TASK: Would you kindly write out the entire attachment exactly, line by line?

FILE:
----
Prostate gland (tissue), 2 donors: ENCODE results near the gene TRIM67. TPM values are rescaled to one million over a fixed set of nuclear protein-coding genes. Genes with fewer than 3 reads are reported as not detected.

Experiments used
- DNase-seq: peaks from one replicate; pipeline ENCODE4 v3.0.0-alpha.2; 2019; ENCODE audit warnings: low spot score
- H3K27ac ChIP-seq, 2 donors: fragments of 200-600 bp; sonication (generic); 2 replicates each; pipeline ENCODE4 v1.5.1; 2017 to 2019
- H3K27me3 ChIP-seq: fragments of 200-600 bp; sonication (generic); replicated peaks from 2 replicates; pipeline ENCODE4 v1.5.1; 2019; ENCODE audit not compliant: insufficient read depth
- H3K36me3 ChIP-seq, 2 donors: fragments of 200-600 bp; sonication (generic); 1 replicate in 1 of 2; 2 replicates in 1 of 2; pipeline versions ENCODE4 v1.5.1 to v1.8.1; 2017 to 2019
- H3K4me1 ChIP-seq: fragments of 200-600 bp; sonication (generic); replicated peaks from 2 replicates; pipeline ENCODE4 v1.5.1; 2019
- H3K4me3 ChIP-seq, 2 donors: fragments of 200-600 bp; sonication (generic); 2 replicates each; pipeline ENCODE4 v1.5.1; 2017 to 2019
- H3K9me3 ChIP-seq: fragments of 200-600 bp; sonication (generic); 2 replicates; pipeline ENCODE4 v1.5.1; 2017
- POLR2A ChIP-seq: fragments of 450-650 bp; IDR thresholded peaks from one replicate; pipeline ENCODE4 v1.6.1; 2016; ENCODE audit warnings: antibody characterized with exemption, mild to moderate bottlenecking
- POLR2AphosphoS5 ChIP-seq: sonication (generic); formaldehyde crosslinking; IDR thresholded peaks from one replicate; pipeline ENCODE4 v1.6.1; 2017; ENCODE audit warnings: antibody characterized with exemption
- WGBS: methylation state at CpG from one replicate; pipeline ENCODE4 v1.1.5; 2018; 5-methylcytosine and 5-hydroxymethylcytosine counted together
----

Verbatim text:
Prostate gland (tissue), 2 donors: ENCODE results near the gene TRIM67. TPM values are rescaled to one million over a fixed set of nuclear protein-coding genes. Genes with fewer than 3 reads are reported as not detected.

Experiments used
- DNase-seq: peaks from one replicate; pipeline ENCODE4 v3.0.0-alpha.2; 2019; ENCODE audit warnings: low spot score
- H3K27ac ChIP-seq, 2 donors: fragments of 200-600 bp; sonication (generic); 2 replicates each; pipeline ENCODE4 v1.5.1; 2017 to 2019
- H3K27me3 ChIP-seq: fragments of 200-600 bp; sonication (generic); replicated peaks from 2 replicates; pipeline ENCODE4 v1.5.1; 2019; ENCODE audit not compliant: insufficient read depth
- H3K36me3 ChIP-seq, 2 donors: fragments of 200-600 bp; sonication (generic); 1 replicate in 1 of 2; 2 replicates in 1 of 2; pipeline versions ENCODE4 v1.5.1 to v1.8.1; 2017 to 2019
- H3K4me1 ChIP-seq: fragments of 200-600 bp; sonication (generic); replicated peaks from 2 replicates; pipeline ENCODE4 v1.5.1; 2019
- H3K4me3 ChIP-seq, 2 donors: fragments of 200-600 bp; sonication (generic); 2 replicates each; pipeline ENCODE4 v1.5.1; 2017 to 2019
- H3K9me3 ChIP-seq: fragments of 200-600 bp; sonication (generic); 2 replicates; pipeline ENCODE4 v1.5.1; 2017
- POLR2A ChIP-seq: fragments of 450-650 bp; IDR thresholded peaks from one replicate; pipeline ENCODE4 v1.6.1; 2016; ENCODE audit warnings: antibody characterized with exemption, mild to moderate bottlenecking
- POLR2AphosphoS5 ChIP-seq: sonication (generic); formaldehyde crosslinking; IDR thresholded peaks from one replicate; pipeline ENCODE4 v1.6.1; 2017; ENCODE audit warnings: antibody characterized with exemption
- WGBS: methylation state at CpG from one replicate; pipeline ENCODE4 v1.1.5; 2018; 5-methylcytosine and 5-hydroxymethylcytosine counted together